In honor of football returning, I write this piece in homage to the legend that spent his career as a role model for how the game should be played. As a lifelong Indianapolis Colts fan, I speak of no other than Peyton Manning himself. In 18 years of watching excellence displayed on the field of play, his parting words are what imparted the most knowledge upon me. He stated, “There were other players who were more talented but there was no one could out-prepare me, and because of that I have no regrets.” There’s always someone smarter, stronger, faster, than us and these are things outside of our control, but one thing we can handle is how prepared we are to perform. Then goes the question, just how do we prepare ourselves for leaving each opportunity with no regret?
Goal setting is a fine to start to being prepared, but the issue with goal setting is that we don’t live life in a montage zooming from one goal to the next. No, we live down in the weeds working day to day to achieve these goals. I’ve been taught daily, weekly, and monthly goal setting as well, but the idea of a carrot on a stick dangling in front of me is what comes to mind. Setting up a goal and just driving to the end at all costs lead individuals to falling out of love with the journey and focused solely on the destination. Instead we have to fall in love with the process, or at least find some type of enjoyment in the mundane. The big moments are only the smallest part of what we do as individuals. Working to get that next position is falling in love with the idea of a role and not the actual role itself.
One method that works for me is focusing more on my daily role by using a planner. I’ve quickly learned that when in doubt write it down because it’ll be appreciated later on. For those who’ve never used one, myself included until now, planners are useful because instead of spending time thinking about what you have to do, you get a quick resource to look for the answers about your life. Rather than wasting valuable time reaching into the deepest archives of your mind trying to remember what you have to do that day, you can spend more time engaging your day to day life as an experience vs. a list of tasks to complete in a day.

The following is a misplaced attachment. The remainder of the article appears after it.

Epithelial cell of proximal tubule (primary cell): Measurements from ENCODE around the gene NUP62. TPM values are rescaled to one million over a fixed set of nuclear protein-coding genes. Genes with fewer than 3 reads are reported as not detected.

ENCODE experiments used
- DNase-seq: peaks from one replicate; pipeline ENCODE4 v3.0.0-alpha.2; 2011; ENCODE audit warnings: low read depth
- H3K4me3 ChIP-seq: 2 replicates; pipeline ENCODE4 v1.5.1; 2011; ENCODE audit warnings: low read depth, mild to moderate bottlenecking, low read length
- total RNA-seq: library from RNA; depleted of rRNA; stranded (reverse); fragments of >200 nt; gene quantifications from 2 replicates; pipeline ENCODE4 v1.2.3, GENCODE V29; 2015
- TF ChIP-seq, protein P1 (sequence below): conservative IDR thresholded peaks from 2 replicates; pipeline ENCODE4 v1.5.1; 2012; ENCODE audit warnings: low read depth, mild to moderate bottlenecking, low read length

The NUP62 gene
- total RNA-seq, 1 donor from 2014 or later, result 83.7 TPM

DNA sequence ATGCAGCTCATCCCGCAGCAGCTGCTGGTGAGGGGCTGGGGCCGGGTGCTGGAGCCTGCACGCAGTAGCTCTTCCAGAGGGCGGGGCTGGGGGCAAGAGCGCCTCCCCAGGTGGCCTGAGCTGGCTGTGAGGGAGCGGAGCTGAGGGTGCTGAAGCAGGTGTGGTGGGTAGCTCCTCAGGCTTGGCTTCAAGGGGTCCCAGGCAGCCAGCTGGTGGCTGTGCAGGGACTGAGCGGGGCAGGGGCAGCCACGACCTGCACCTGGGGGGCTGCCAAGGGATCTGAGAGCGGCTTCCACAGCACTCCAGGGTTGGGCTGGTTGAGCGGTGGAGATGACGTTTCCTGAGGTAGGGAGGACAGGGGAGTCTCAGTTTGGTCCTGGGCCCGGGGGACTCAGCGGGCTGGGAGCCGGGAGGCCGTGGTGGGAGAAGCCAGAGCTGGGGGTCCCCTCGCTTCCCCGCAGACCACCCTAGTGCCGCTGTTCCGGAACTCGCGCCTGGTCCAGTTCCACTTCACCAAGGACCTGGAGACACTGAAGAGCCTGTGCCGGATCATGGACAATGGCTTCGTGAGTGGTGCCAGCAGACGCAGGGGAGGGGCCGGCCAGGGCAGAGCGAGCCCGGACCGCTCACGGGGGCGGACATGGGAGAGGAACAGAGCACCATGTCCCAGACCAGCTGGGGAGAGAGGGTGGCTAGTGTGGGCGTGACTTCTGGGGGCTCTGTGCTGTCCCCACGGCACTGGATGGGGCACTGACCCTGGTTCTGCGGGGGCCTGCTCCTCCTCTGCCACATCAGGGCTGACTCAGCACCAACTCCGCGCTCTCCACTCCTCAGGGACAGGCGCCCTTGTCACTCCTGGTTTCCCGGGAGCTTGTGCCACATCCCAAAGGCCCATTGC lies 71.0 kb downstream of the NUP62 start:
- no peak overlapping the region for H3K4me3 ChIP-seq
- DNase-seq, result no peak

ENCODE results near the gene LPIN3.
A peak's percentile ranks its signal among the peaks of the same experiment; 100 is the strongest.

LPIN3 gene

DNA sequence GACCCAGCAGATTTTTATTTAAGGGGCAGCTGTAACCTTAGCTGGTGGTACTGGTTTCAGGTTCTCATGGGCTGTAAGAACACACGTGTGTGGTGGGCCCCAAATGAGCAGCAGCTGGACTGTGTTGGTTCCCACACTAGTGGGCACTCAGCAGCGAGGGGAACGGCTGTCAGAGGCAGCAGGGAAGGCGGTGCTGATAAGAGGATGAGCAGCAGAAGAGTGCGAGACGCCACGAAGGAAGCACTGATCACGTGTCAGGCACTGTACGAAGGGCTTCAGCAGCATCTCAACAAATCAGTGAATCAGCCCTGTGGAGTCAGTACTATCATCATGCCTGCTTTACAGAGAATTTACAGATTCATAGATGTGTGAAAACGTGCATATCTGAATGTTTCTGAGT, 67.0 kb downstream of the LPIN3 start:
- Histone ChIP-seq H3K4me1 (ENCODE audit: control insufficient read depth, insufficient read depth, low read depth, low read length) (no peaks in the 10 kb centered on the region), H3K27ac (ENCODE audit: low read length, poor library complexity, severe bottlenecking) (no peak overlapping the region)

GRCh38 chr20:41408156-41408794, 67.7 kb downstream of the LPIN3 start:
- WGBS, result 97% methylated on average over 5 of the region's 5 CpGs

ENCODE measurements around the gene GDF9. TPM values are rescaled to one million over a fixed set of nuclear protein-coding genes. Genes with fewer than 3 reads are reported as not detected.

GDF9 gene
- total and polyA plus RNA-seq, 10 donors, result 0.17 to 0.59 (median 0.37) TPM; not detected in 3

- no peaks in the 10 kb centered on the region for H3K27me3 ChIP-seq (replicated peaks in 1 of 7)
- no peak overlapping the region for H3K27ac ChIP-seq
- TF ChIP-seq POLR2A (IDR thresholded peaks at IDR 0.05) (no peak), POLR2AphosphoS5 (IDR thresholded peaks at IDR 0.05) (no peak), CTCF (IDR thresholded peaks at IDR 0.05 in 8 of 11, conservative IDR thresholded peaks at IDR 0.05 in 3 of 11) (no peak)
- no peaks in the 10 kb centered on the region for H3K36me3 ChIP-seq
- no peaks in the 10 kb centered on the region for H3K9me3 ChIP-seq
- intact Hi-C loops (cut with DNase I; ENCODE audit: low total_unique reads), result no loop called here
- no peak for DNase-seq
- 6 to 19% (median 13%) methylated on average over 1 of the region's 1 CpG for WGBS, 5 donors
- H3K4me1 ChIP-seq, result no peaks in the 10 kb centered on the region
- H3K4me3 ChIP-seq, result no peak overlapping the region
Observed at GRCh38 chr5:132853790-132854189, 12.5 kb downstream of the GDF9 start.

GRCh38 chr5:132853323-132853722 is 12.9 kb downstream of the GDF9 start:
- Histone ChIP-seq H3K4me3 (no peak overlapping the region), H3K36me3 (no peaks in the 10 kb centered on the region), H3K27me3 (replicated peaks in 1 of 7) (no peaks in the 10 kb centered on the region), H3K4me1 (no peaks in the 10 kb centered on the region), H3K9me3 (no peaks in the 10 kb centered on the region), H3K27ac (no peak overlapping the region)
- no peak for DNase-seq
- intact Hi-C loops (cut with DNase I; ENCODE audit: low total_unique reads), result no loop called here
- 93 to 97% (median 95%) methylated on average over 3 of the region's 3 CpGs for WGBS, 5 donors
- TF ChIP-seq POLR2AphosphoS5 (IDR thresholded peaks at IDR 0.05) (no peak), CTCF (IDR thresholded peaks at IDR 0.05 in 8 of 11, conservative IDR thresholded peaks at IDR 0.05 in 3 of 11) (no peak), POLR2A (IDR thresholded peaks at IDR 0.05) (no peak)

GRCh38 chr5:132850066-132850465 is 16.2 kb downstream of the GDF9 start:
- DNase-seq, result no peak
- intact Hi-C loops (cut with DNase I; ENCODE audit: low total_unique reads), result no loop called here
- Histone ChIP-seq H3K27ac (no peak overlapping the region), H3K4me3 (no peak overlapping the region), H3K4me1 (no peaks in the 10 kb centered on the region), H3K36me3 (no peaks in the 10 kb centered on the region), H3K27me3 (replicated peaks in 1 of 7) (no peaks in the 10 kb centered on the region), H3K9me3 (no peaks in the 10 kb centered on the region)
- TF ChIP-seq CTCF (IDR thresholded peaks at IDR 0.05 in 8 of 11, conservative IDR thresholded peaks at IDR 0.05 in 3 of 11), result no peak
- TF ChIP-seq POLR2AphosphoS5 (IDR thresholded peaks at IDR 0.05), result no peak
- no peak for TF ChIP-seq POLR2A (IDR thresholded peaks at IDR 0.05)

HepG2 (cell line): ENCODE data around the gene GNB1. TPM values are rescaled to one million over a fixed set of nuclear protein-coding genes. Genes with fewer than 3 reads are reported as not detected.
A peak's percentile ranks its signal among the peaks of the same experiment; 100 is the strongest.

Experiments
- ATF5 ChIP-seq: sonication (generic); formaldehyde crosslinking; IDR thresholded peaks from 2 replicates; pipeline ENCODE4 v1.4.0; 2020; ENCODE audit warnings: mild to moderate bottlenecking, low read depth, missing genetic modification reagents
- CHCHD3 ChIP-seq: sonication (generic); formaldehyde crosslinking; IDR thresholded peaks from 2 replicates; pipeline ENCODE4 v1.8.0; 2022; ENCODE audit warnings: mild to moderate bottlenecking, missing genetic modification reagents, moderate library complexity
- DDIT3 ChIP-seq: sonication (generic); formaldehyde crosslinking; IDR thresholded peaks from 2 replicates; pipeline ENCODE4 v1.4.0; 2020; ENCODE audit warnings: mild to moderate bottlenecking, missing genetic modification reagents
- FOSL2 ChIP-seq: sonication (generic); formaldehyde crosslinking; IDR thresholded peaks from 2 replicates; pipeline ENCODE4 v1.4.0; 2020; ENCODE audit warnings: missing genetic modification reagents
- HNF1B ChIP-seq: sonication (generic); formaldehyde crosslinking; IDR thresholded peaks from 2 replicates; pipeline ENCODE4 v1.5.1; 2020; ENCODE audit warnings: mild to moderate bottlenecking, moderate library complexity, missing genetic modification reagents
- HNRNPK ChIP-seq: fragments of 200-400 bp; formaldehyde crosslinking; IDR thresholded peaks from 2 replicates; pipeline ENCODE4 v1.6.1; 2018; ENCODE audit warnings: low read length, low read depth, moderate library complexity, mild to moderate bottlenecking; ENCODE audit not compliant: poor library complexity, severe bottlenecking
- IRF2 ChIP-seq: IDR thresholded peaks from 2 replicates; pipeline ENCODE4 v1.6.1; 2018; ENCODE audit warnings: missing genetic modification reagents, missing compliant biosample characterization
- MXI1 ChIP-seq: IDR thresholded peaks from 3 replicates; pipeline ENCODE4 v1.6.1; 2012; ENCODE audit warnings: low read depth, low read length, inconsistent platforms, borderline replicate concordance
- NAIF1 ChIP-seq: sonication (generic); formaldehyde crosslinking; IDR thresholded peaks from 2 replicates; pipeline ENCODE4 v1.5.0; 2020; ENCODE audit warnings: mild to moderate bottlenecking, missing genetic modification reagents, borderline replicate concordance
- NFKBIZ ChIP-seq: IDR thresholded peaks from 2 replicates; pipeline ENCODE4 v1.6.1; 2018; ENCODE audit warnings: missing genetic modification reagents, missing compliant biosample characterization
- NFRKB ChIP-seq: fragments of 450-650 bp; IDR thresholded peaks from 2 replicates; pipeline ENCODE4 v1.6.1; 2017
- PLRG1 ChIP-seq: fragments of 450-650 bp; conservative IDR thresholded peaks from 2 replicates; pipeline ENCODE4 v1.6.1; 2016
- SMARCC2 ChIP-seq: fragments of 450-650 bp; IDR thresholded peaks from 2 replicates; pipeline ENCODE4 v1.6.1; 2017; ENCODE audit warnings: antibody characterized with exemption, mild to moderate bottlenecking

Ultimately we should think of our career in the same sense of our education. For many that education revolved around working for grades and then dumping the information as soon as possible. In this regards our careers easily become the same thing, with us focused on getting the job titles and being drug down by the daily responsibilities that come with any given role. I challenge everyone, myself included, to look more at the duties of the role when applying and to explicitly ask what a day in that role is like in our next interview. There will always be a different job, at a bigger school, in a bigger conference, vice versa and so on to dream about. However, until we fall in love with preparing ourselves for these roles by enjoying the day to day grind of the opportunities we are fortunate to have, then we won’t be able to leave our careers satisfied and free of regret. If we can enjoy the journey then we’ll only appreciate the destination even more, and a generation of professionals appreciative of our roles can only serve to aid the industry as a whole.
Erick Taylor is an aspiring college sports professional and MPSA candidate attending Texas A&M University. Originally from the Greater Atlanta area, Erick received his bachelor’s degree from Georgia State University, where he also served as a development intern for the Panther athletic department. A young, relatively inexperienced prospect in this industry, Erick is in search of the tools and skills required for success. By sharing his journey, he hopes to help others achieve their professional goals as well.